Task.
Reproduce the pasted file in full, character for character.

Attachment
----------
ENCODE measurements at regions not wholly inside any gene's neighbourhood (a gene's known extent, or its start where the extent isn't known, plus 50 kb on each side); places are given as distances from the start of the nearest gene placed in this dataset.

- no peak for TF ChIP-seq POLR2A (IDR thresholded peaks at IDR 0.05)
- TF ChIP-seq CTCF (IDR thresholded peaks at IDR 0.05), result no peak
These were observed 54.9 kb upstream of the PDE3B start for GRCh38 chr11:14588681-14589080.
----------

ENCODE measurements at regions not wholly inside any gene's neighbourhood (a gene's known extent, or its start where the extent isn't known, plus 50 kb on each side); places are given as distances from the start of the nearest gene placed in this dataset.

- no peak for TF ChIP-seq POLR2A (IDR thresholded peaks at IDR 0.05)
- TF ChIP-seq CTCF (IDR thresholded peaks at IDR 0.05), result no peak
These were observed 54.9 kb upstream of the PDE3B start for GRCh38 chr11:14588681-14589080.